Professor Nurul Habib's main research focus is 'Sustainable Transportation and Land-Use Planning'. As an engineer, he focusses on planning methodology and qualitative/quantitative evaluation of planning/policy options.
Professor Nurul Habib's research is inherently multidisciplinary. He does not believe that the multidisciplinary research means thinly spreading over multiple discipline of science and engineering. To him, multidisciplinary means enriching research methodology based on deep-rooted approaches and methods originated in multiple disciplines of science and engineering. He brings knowledge from Economics, Statistics, Cognitive psychology and Geography to develop modelling methodology to tackle urban transportation related issues. His research is on developing methodology that are theoretically sound, behaviourally grounded, evidence-based and outright practical for any (short-, medium- and large-) scale of application
He believes that transportation and land-use are intricately related and any planning approach should have to consider the dynamic and cyclic relationship between transportation demand (reflected through transportation system performances) and land-use (resulting urban forms) through appropriate linkage of mobility-accessibility. A proper balance between mobility and accessibility is the key to achieving social, environmental and economic sustainability of our urban systems. While Professor Habib's research focuses on wide varieties of planning applications, he particularly dedicates his research endeavour on measurement aspects of travel demand and transportation and land-use interactions. Recognizing the fact that human behaviour plays a critical role in defining transportation demand, urban form, and transportation system performance, Professor Habib works on bringing knowledge from various disciplines (psychology, geography, economics, computer science and system control) to develop appropriate planning methodology and policy analysis tools that can give realistic prediction and forecasting capacity for short-, medium- and long-term planning exercises.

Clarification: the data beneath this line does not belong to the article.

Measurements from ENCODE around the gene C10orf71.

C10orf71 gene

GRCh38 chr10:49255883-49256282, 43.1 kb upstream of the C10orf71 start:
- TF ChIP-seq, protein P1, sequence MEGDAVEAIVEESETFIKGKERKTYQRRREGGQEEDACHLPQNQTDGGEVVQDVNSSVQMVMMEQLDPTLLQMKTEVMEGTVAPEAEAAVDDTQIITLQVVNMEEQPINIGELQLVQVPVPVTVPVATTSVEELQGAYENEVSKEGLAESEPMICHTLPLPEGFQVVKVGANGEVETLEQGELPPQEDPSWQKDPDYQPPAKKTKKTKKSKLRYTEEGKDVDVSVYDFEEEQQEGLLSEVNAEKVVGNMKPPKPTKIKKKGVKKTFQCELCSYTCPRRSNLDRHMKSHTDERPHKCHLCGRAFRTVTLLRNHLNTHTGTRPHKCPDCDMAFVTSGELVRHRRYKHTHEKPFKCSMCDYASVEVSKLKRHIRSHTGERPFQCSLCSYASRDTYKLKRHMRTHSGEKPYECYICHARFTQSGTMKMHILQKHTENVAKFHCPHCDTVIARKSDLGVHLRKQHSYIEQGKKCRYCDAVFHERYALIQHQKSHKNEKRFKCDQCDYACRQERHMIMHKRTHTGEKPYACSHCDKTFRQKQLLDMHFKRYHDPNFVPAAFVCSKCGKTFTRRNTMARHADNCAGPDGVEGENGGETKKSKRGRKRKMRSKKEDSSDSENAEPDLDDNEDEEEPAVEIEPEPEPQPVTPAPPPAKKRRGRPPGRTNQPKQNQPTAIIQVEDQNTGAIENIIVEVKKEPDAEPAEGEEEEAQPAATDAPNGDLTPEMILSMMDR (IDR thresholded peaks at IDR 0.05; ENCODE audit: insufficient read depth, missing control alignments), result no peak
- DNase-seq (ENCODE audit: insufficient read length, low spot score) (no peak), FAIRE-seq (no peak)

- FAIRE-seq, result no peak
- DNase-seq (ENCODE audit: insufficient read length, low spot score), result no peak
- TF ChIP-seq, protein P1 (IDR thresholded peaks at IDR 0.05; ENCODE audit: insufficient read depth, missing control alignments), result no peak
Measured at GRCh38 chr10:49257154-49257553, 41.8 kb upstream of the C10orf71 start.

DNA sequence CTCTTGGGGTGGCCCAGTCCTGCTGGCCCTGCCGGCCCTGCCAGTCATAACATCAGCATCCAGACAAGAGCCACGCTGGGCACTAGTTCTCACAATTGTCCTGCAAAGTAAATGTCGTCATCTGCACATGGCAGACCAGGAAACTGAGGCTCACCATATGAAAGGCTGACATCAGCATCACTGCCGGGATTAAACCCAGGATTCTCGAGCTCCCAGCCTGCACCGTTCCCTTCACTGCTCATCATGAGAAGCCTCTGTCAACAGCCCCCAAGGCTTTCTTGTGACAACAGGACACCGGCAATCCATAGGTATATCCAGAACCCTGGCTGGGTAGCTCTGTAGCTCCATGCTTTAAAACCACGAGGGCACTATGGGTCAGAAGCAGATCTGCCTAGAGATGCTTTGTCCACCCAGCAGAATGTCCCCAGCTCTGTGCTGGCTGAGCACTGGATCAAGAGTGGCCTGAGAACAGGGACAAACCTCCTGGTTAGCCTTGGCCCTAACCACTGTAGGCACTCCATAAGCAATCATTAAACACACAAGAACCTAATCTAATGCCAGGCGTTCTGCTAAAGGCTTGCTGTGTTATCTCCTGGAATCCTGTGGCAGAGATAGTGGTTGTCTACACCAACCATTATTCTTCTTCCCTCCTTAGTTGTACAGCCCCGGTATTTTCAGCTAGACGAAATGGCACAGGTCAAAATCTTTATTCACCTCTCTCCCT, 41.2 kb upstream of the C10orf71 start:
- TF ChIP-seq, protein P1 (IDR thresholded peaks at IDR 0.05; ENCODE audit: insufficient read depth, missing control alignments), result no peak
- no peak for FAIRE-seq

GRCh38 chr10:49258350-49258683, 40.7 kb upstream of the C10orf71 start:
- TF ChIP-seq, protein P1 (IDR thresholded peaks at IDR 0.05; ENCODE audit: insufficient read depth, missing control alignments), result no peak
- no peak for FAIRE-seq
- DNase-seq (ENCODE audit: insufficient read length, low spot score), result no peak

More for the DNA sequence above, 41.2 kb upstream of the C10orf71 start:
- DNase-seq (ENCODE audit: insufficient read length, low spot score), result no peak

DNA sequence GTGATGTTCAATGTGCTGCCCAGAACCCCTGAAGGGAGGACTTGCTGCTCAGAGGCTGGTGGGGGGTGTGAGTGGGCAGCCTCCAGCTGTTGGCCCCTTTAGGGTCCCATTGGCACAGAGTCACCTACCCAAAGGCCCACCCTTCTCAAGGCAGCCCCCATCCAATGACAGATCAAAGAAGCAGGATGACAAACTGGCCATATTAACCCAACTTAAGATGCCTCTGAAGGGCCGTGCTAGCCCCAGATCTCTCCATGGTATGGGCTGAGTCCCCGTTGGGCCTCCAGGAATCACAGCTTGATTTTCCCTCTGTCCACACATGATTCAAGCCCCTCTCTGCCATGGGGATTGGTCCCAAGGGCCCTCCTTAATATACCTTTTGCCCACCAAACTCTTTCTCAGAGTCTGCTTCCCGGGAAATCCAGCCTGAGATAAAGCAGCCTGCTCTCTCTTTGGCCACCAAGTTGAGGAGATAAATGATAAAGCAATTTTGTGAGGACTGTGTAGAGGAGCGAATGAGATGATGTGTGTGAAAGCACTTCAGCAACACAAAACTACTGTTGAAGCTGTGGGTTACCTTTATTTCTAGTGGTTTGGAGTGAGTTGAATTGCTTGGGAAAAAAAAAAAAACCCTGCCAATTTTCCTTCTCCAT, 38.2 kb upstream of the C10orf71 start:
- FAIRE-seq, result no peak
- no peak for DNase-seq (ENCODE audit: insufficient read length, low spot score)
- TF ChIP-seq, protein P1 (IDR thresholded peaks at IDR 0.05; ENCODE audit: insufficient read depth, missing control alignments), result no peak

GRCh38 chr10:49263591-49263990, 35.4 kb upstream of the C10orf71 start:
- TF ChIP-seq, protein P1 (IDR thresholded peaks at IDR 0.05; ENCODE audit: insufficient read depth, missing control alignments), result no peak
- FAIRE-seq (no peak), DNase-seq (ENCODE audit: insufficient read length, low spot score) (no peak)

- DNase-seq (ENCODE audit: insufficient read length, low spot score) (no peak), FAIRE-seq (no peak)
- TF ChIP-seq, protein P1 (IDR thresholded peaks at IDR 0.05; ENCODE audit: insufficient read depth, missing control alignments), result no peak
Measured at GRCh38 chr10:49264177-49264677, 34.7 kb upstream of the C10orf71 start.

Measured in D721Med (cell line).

Travel Demand Modelling
Professor Nurul Habib is an expert in travel demand modelling. He has been doing extensive research on traditional trip-based modelling, discrete-choice based tour-based modelling and activity-based microsimulation modelling. His research includes the use of the trip-based model for long-term aggregate demand forecasting. the use of the tour-based model for detailed multi-modal demand forecasting for aggregate/disaggregate demand forecasting and activity-based travel demand model for detailed travel demand microsimulation. His research results strongly oppose the approach the use of 'one model to fit all purposes of demand forecasting'. Recognizing the complexities of travel demand and multi-level as well as multi-dimensional uncertainty, Professor Nurul Habib encourages practitioners and planners to understand various assumptions used in demand model formulation and consider those while using model forecasts in the evaluation of alternatives.